DNA fingerprinting gets thumbs up from police

Taking DNA samples can help the police identify criminals Keystone Archive

Swiss police say a DNA database, introduced last year to track down criminals, is yielding good results. Genetic profiles of suspects are intended to replace traditional fingerprinting within three years.

This content was published on August 16, 2001 - 16:05

Roland Gander of the Federal Office for Police told the Swiss News Agency that the DNA-profile information system had led to 217 arrests since it became active in June last year.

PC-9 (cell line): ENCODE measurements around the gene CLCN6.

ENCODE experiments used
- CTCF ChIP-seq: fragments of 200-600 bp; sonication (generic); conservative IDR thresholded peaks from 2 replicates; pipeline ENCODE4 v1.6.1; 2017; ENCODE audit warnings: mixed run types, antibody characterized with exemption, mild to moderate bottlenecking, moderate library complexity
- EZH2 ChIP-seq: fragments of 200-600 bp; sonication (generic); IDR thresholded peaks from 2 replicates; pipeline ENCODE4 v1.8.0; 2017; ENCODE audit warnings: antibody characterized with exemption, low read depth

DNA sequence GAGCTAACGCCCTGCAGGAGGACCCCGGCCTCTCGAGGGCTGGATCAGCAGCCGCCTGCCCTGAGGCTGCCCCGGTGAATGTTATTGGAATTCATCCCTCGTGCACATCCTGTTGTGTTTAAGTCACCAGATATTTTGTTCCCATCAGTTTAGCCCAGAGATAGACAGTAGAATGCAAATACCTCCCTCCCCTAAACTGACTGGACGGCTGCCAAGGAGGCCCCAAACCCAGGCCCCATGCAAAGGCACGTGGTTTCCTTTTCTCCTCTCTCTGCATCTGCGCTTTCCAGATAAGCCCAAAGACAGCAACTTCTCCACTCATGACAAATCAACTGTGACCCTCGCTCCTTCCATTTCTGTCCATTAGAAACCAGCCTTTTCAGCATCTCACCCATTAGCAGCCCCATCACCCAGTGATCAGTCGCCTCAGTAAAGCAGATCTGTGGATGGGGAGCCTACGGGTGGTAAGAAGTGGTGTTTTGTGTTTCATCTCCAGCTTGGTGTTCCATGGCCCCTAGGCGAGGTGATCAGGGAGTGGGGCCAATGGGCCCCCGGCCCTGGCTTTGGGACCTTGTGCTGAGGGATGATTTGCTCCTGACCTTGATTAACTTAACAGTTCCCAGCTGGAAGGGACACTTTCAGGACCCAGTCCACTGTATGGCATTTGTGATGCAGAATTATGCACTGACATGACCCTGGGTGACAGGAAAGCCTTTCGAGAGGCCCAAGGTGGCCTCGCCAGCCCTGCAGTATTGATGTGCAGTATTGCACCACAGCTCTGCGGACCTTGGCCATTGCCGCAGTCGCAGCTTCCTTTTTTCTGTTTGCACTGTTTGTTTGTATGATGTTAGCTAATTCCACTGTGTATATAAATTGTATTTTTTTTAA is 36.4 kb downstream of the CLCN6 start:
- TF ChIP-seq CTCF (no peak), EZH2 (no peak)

He described the result as "very positive", saying the database had proved effective in 23 per cent of cases, a figure comparable with other European countries which use similar systems.

The database proved particularly effective in tracking down robbery suspects, Gander said.

At the end of July, the database contained 8521 genetic profiles, 7587 of which came from samples taken from the cheeks of criminals. The other 934 profiles were based on samples, such as blood or saliva, collected at crime scenes.

"DNA profiles are replacing fingerprints," said Gander. "They not only help capture criminals, but can also clear suspects".

The Police Office intends to phase out traditional fingerprinting completely by 2004. It says the DNA system leaves no room for error because each individual, except identical twins, has a unique DNA profile.

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